The role of miRNA/ZEB in lung cancer

A new study discovered Foxf2 (forkhead box F2, a member of transcriptional regulators) as the new targeting molecule of miR-200b/c, which mediated EMT and promoted invasion and migration of lung cancer cells in non-small-cell lung cancer (NSCLC).32 The miR-155 and miR-200c expressions were downregulated in gemcitabine-resistant (GR) cells (HCC827GR), with their target molecules Smad and ZEB1 increased at the same time. EMT process was detected as well.33 Decitabine is able to reverse TGF-β-mediated EMT through inhibition of miR-200 promoter methylation and repression of miR-200/ZEB axis in NSCLC.34 Chen et al35 concluded that GSK-3 was involved in EMT through snail inhibition. In docetaxel-resistant lung adenocarcinoma cell model, miR-451 re-expression inhibited extracellular-signal-regulated kinase (ERK)-dependent GSK-3 phosphorylation, which represented its inactivation via acting on C-MYC, so as to repress snail-mediated EMT.

The role of miRNA/ZEB in pancreatic cancer

In the mechanisms of EMT, ZEB interacts with the C-terminal-binding protein (CtBP) to inhibit expression of miR-200s. Both CtBP and ZEB have interaction sites on the miR-200 family (miR-200a, miR-200b, miR-200c, miR-141, and miR-429). Conversely, miR-200s regulates EMT through ZEB inhibition. Sass et al36 found that overexpression of miR-141 and miR-200c led to a reduced expression of CtBP and ZEB1 in pancreatic cancer cells, and then inhibited the occurrence of EMT. Thus, miR-200a plays the same role in pancreatic cancer cells through ZEB1.37 Moreover, miR-655 can also inhibit invasion and migration of pancreatic and breast cancer cells by acting on ZEB.38

The role of miRNA/ZEB in bladder cancer

It was found in two bladder cancer cell lines that invasion by CRL1749 cells was inhibited by enhancing the expression of miR-141 or miR-200b, but opposite results occurred with HTB9 cells after downregulating miR-141 or miR-200c. Moreover, an increase of miRNA expression in the CRL1749 cells was accompanied by a significant decrease in the activity of MMP-2 and MMP-9, while the opposite was found in HTB9 cells. Because MMPs could promote tumor invasion and metastasis, we anticipated that both MMP and EMT inhibition were significant mechanisms by which miR-200s repressed tumor metastasis.39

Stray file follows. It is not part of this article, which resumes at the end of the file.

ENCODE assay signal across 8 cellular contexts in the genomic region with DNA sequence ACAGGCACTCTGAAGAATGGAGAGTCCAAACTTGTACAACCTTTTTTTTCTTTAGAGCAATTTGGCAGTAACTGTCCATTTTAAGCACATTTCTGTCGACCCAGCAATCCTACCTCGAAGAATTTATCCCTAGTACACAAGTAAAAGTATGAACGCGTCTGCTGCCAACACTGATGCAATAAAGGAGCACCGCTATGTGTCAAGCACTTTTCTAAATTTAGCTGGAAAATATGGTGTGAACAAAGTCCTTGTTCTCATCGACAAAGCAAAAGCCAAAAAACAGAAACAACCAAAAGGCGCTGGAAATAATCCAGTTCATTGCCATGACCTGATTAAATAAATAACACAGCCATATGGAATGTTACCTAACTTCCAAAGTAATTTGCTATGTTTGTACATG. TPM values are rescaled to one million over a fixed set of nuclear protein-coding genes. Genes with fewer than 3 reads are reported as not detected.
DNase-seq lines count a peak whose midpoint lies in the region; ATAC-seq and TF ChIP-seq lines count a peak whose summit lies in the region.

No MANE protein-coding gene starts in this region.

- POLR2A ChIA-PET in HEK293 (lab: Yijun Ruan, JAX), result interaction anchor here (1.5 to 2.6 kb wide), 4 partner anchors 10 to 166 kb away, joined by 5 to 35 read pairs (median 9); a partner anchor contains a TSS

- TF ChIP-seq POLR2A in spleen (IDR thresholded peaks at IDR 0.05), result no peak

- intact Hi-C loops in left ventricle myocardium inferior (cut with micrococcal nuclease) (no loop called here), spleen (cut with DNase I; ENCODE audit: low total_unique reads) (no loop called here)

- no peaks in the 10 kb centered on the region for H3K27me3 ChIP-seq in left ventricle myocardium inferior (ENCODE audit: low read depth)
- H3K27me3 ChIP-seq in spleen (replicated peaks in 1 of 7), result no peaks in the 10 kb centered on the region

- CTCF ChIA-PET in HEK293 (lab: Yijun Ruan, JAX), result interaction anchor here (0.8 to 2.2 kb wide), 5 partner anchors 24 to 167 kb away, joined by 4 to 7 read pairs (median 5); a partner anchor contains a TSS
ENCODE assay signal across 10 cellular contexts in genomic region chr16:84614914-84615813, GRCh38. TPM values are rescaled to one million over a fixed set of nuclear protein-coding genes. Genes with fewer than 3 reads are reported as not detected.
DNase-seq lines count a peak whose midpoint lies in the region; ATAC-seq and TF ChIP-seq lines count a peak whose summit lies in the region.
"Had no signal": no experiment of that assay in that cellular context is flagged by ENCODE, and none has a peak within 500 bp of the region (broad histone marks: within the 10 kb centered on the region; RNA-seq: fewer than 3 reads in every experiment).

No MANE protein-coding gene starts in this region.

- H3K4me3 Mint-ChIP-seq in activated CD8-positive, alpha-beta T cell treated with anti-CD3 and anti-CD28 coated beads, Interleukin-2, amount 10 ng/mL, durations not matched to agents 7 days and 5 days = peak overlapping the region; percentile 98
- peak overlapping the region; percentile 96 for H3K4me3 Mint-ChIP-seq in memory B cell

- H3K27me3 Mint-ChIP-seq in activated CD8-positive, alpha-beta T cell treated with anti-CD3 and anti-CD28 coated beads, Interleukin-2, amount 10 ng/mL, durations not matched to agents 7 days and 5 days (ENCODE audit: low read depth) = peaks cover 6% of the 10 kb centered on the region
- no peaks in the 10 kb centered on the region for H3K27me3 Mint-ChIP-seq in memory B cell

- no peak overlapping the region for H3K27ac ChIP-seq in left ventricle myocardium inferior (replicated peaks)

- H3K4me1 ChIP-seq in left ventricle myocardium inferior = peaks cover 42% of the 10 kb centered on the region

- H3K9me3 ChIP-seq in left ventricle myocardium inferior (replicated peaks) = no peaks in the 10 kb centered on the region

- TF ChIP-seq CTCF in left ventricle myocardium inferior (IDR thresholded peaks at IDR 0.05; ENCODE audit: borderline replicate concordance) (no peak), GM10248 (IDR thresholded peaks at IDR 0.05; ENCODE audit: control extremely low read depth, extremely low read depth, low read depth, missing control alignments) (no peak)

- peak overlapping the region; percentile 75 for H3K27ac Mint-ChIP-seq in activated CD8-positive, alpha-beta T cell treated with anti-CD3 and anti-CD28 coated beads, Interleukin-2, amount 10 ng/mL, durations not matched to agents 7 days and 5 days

Inhibiting EMT via miRNA/SNAIL pathway

The SNAIL/miR-34 family (miR-34a, miR-34b, and miR-34c) forms another system for epithelial and mesenchyme morphogenesis.40 The miR-34 inhibits their translation through base-pairing in conserved region of SNAIL1, SNAIL2, and ZEB1 3′ UTR, and ultimately inhibits the occurrence of EMT. Conversely, SNAIL can directly inhibit the miR-34 promoter to reduce the expression of miR-34. Actually, miR-34 expression is usually downregulated while SNAIL expression increased in tumor cells, which further inhibits the expression of miR-34. Such bidirectional negative regulation mechanism, making each molecule linked more closely and more efficient, has better regulating effect on tumor cell EMT. Noticeably, miR-34 may repress EMT via other mechanism instead of SNAIL. It was confirmed that miR-34a acted on SNAIL to regulate EMT in breast cancer and lung cancer cells, but there was no such regulation in prostate cancer PCa cells, replaced by significant downregulation of lymphoid enhancer-binding factor 1 (LEF-1). Then the expression of E-CAD was increased, while N-CAD expression decreased.41 Therefore, regulating the expression or activity of miR-34a or LEF-1 in prostate cancer cells may play a positive role in cancer treatment.

p53/miRNA/SNAIL

There was a study pointing out that when P53 gene got mutation or lost its function, the miRNA-34 level was reduced. It could not inhibit SNAIL1 at protein level as usual, which promoted tumor cell EMT. Although P53 gene could directly affect cell-cycle regulation, cell apoptosis, and DNA repair pathways, the EMT and metastasis process induced by P53 inactivation completely depended on the expression of SNAIL1, which is common and important in terminal cancer.42

miRNA/SNAIL/ZNF281

There is a molecule closely related to SNAIL/miR-34/EMT regulatory system – ZNF281. ZNF281 is a transcription factor that mediates transcriptional activation or inhibition, regulating tumor cells proliferation, differentiation, and apoptosis. A study about colorectal cancer showed that SNAIL could promote the expression of ZNF281, which is positively correlated with mesenchymal markers such as VIM in breast cancer SKBR3 cells, pancreatic cancer MiaPaCa2 cells, and colorectal carcinoma DLD-1 cells. When they used small interfering RNA (siRNA) to interfere with ZNF281 expression, the EMT induced by SNAIL was significantly weakened.43 C-MYC inducing the occurrence of EMT also depends on ZNF281, and C-MYC cannot bind with ZNF281 promoter, but activates downstream EMT via promoting the expression of SNAIL. It maintains mesenchyme phenotype in CRC cell lines, and promotes tumor invasion and metastasis.43